Commentary

September 6, 2013

Why do you serve?

Maj. RAYMOND CHESTER
56th Communications Squadron

People often ask me what I do. That question is quite easy to answer.

“I’m an officer in the United States Air Force.”

Every once in a while someone will follow up with, “What do you do in the Air Force?” That’s another easy answer.

“I command the communications squadron at Luke Air Force Base in Phoenix, Arizona.”

However, a question recently asked of me was a bit more difficult to answer. “Why do you do what you do?”

The answer to this question is important, because it not only helps us understand our service, but gives clarity to our true goals.

My father nudged me toward a stint in the Air Force in 1989. With few prospects in the civilian sector a couple years out of high school and recently married, the Air Force seemed the most stable option for our new family.

Several years later, my father asked why I stay in the Air Force. He said, “With the skills you’ve learned, surely the money is better on the outside.”

I have to admit early on my skepticism in that opinion was probably what kept me serving. I was never convinced I could make more money “on the outside.”

But over time, I realized it wasn’t about money, but what was it about? Was it the deep pride I felt in serving my nation? Perhaps it was seeing people smile when they learned I was in the military. Or perhaps it was being part of something much bigger than me. This is when I began to reflect on why I do what I do.

In Simon Sinek’s book, “Start with Why,” he talks about understanding the Golden Circle. It consists of three rings. On the outer ring is the “What” we do. For example, we serve in the world’s most powerful Air Force. Inside that ring is the “How” we serve. We serve as cyber Airmen, maintenance Airmen, operations Airmen, etc. At the center of the circle is the “Why.” The why is what inspires us to excel. The why runs at our very core and drives us to come in each day and individually give our best to our nation.

In the Air Force, one why is our wingmen. Airmen are driven by allegiance to each other. We depend on each other for food, security and support. It’s a form of camaraderie hard to find anywhere else. Our Chief of Staff of the Air Force, Gen. Mark Welsh, said that our nation gives us its national treasures, its sons and daughters, husbands and wives, mothers and fathers to do its business. At Luke, we call on our why to train the best fighter pilots and crew chiefs to support the mission downrange and to always be ready to answer the call. For every Airman, we serve because somewhere, someone is depending on us.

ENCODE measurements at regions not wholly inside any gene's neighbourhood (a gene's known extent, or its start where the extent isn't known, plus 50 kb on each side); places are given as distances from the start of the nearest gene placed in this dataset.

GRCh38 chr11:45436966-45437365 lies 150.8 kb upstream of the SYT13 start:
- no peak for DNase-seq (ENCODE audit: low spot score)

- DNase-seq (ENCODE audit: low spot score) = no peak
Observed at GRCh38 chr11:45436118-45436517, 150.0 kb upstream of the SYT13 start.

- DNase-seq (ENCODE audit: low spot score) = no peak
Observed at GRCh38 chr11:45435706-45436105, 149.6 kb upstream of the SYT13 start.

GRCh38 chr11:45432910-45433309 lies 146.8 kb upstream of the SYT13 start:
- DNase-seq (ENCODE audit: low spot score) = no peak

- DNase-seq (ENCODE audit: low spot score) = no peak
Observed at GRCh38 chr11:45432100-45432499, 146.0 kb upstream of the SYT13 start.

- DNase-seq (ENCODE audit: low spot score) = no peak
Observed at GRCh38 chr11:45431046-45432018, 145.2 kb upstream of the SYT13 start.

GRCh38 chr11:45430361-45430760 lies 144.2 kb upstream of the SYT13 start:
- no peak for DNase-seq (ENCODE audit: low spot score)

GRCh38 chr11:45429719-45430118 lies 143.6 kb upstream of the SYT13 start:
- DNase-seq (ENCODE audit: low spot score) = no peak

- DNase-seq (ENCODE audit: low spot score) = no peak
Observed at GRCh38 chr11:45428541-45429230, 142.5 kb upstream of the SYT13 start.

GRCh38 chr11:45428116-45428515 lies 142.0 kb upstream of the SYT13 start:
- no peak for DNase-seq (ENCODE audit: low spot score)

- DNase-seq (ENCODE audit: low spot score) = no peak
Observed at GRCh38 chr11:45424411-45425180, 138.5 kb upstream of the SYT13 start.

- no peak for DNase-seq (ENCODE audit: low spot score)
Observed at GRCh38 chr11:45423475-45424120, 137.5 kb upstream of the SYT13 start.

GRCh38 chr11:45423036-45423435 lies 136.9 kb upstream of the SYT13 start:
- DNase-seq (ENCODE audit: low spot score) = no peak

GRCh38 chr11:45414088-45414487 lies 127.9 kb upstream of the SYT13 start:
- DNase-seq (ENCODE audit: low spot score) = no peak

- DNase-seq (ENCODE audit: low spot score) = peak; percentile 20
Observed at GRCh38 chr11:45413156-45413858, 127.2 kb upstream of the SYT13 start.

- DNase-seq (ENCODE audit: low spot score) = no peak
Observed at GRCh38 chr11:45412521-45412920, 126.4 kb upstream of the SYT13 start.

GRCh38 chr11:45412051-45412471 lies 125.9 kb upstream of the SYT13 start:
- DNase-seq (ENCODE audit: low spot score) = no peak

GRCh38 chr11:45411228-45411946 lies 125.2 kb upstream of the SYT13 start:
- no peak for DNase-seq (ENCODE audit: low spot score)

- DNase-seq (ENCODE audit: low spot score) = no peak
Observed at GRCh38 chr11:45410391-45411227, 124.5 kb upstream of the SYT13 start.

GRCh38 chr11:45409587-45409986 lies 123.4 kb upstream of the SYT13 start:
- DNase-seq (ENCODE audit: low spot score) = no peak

Understand your why. Let it be what drives you to excellence every day. It will offer you clarity and unending motivation to never let that someone down.




All of this week's top headlines to your email every Friday.


 
 

 
Staff Sgt. 
STACI MILLER

Luke ‘deploys’ youngest Airmen

Staff Sgt.STACI MILLER Gabriel Gutierrez, age 5, son of Staff Sgt. Arlene Gutierrez, 56th Security Forces Squadron, gives high fives as he goes through the welcome home line during Operation KIDS Saturday at Luke Air Forces Bas...
 
 

Warrior ethos puts will to test

It is important for us as warriors to put our physical fitness test in proper perspective. Airmen need to be physically able to do their job, and currently the Air Force measures their fitness with a simple test. This article is not to debate if the current test actually gives an accurate indication of fitness...
 
 

You, too, can empower innovation

Innovation is the lifeblood of progress. Without it we wouldn’t have the automobile, airplane or computer. We may have never made it to an industrial revolution. At every level of our species, from the individual level to the societal level, compelling change is how we grow, and it is innovators that drive this. In the...
 

 
Staff Sgt. Timothy Boyer

CES inspects base infrastructure

Staff Sgt. Timothy Boyer Staff Sgt. Steven Stein, 56th Civil Engineer Squadron electrical subject matter expert, points out a damaged water heater Oct. 24 to Senior Airman Sandham Challis, 56th CES structural subject matter exp...
 
 

News Briefs October 31, 2014

Base-wide exercise The 56th Fighter Wing will conduct a base-wide exercise Wednesday. The exercise will include military and local, county and state law enforcement, and fire departments. On and off-base residents should expect traffic disruptions, gate closures or delays, and interruptions of customer service operations. Expect to see simulated explosions, smoke, role players depicting individ...
 
 
Courtesy photo

Airman changes lanes in life

Courtesy photo Airman 1st Class Kelton Rall Those who have had a hard life often say it is hard to overcome the past. “It’s almost like climbing out of a dark hole – one mistake and you fall deeper into the abyss,” said...
 




0 Comments


Be the first to comment!


Leave a Reply

Your email address will not be published. Required fields are marked *

You may use these HTML tags and attributes: <a href="" title=""> <abbr title=""> <acronym title=""> <b> <blockquote cite=""> <cite> <code> <del datetime=""> <em> <i> <q cite=""> <strike> <strong>


Directory powered by Business Directory Plugin